June issue 2009
Memories of Another Day
The Baloch resistance to the unwarranted and unjust military operations — after the illegal and unfair dismissal of Sardar Ataullah Mengal’s government in February 1973, only 10 months after being sworn in — was the most protracted, pervasive and forceful struggle in the province’s history.
The Mengal government was sworn in on May 1, 1972, amid high hopes and expectations but from the first day encountered hurdles in its path. The federal government created upheaval in Lasbela by encouraging supporters of Jam Ghulam Qadir, the last ruler of the former state, to take up arms against the provincial government alleging persecution. The Mengal government had to raise a Levies force to quell the trouble as the federal government refused to send help. Jam Ghulam Qadir, the Jam of Lasbela, later became the chief minister following the dismissal of Mengal’s government.
At a public meeting in Lahore in 1973 ,Nawab Akbar Bugti claimed that a plan for a ‘Greater Balochistan’ had been hatched, which envisaged independence of Baloch majority areas in Pakistan, Iran and Afghanistan through military means. The issue of sending Punjabi officers to serve in Balochistan also became a sore point, though later, it emerged that Ghulam Mustafa Khar, then governor of Punjab, had encouraged the officers to return. Iran, too, was insecure about the Baloch being granted minimal autonomy, fearing a resistance movement within its own borders.
The final straw in the charade was the discovery of arms (300 AK-47 rifles and 48,000 rounds) on February 10, 1973, at the residence of Nasir Al-Saud, the military attachÃ© of the Iraqi Embassy in Islamabad. Apparently, the arms had been transported from Karachi to Islamabad. Interestingly, Al-Saud had disappeared from Pakistan three days before the weapons were found. Incidentally, the military attachÃ© was found to be a Savak agent who was later killed by Saddam Hussein.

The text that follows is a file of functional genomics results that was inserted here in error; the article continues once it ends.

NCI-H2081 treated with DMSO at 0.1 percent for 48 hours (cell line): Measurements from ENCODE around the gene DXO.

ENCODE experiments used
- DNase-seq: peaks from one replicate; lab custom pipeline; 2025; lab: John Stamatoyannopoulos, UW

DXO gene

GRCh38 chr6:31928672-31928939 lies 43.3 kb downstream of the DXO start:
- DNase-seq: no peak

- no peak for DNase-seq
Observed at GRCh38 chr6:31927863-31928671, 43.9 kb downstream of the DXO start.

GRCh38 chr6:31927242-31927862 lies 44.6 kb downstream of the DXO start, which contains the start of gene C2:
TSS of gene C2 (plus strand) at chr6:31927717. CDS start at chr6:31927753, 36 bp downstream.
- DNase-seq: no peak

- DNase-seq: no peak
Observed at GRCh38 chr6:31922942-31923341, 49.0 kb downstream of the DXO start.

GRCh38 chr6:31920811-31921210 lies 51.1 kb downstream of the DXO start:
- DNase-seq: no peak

The Mengal government was dismissed on February 13 and in its wake, the Mufti Mahmood government in the NWFP also resigned in protest, as JUI members were part of the Mengal government. Nawab Akbar Bugti was made the governor and held office for nearly a year.
My paternal uncle, Mir Rasul Baksh Talpur, then governor of Sindh, also resigned because his elder brother Mir Ali Ahmed Talpur, my father, was accused of involvement in the Iraq Embassy arms affair. He was accused because by now it was known that I was in the Marri area. This information was disclosed to the press, thanks to Akbar Bugti.
The dismissal of a democratically elected government was enough to make the Baloch rise to defend their rights and fight against the injustices perpetrated upon them.
At its helm were Ghaus Bakhsh Bizenjo, Sardar Ataullah Khan Mengal, Mir Gul Khan Naseer, Khair Bakhsh Khan Marri, who headed the National Awami Party (NAP) and others who had suffered imprisonment and restrictions on their movement since 1947 for articulating their views on the plight of the Baloch.
While Sher Mohammad Marri was arrested in March 1973, the above-mentioned leaders were arrested on August 15 soon after the promulgation of the 1973 constitution. Nawab Khair Bakhsh and Mir Ali Ahmed Talpur refused to ratify the constitution on the grounds that it failed to provide sufficient guarantees for provincial autonomy.
The revolt was around the corner. While the Baloch people waited in vain for a resolution of the dispute, the government was busy blockading the Marri and Mengal areas, the hot spots of the previous resistance in the ’60s. They slowly tightened the noose, to the extent that people living in the Marri area faced extreme hardships just to procure basic rations.
Once our small group had to survive for a few days on flour, which had become quite inedible. Our group consisted of three Marri tribesmen, an urban activist, who wishes to remain anonymous, and myself. We were a support group, and carried medicine and some extra rations on two or three donkeys and two goats which we kept for milk. I knew a little about treating diseases, something that I had learnt while living in Sindh.